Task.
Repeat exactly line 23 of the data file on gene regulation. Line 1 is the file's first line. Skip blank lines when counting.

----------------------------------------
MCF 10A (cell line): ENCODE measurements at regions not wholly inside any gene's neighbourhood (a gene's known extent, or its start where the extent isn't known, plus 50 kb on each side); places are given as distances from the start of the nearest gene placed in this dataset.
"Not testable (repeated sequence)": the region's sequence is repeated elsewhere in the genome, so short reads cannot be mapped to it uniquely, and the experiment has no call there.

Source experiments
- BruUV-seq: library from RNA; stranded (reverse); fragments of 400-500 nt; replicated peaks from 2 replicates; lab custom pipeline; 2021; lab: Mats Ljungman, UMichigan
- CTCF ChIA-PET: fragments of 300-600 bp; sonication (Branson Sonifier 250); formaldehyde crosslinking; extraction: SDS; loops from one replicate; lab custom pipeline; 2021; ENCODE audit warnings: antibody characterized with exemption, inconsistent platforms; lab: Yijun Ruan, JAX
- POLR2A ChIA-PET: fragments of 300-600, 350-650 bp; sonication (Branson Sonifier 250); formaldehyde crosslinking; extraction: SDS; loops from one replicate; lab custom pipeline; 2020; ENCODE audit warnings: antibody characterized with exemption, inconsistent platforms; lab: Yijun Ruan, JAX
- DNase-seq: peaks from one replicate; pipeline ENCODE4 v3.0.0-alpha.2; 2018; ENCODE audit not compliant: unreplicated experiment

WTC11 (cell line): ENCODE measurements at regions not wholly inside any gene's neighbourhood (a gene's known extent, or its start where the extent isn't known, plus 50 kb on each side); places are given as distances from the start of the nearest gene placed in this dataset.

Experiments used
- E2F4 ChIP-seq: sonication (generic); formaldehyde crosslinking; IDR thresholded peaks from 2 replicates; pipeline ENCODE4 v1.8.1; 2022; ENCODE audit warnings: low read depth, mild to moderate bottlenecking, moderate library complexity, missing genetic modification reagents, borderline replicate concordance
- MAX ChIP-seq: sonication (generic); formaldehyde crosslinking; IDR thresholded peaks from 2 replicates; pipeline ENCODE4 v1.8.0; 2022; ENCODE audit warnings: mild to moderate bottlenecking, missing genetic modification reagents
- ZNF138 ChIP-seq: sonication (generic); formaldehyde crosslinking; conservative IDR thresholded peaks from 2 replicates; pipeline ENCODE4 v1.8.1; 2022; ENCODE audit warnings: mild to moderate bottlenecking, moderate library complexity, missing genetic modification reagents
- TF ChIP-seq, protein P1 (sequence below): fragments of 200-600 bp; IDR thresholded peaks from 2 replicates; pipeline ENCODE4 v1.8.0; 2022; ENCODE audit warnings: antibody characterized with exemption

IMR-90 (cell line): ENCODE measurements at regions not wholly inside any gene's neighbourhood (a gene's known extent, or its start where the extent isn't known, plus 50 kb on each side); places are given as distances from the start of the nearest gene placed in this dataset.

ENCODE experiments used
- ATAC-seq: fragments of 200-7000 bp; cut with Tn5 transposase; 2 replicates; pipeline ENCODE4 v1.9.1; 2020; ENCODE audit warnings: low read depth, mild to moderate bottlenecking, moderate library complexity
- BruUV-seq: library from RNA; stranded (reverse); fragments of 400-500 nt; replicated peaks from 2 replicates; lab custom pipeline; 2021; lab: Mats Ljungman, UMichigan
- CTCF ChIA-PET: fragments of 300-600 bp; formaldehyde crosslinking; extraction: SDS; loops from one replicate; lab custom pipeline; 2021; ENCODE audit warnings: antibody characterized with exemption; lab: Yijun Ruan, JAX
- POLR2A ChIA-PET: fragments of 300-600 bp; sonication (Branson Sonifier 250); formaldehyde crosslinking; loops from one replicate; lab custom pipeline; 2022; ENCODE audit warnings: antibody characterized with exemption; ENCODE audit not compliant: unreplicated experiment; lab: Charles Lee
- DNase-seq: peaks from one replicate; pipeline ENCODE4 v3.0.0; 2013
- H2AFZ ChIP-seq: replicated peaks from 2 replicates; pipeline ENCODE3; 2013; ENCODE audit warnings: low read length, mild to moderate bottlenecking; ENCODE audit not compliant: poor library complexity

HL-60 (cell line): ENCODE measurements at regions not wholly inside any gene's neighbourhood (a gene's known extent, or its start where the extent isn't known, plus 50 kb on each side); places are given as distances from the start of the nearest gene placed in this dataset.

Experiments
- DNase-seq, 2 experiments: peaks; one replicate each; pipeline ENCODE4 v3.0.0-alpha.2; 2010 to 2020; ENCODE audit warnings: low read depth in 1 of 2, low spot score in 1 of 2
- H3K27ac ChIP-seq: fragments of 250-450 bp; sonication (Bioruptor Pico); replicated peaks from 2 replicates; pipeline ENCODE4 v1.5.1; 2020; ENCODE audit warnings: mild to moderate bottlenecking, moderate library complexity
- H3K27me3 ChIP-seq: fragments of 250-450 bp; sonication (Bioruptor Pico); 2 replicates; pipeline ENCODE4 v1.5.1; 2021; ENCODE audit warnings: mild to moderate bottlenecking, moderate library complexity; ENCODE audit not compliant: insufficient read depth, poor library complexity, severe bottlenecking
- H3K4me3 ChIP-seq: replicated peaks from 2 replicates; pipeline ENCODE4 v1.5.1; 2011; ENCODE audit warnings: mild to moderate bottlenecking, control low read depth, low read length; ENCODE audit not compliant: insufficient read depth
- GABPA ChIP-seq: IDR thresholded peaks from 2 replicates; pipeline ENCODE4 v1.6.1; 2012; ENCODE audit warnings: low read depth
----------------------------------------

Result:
Experiments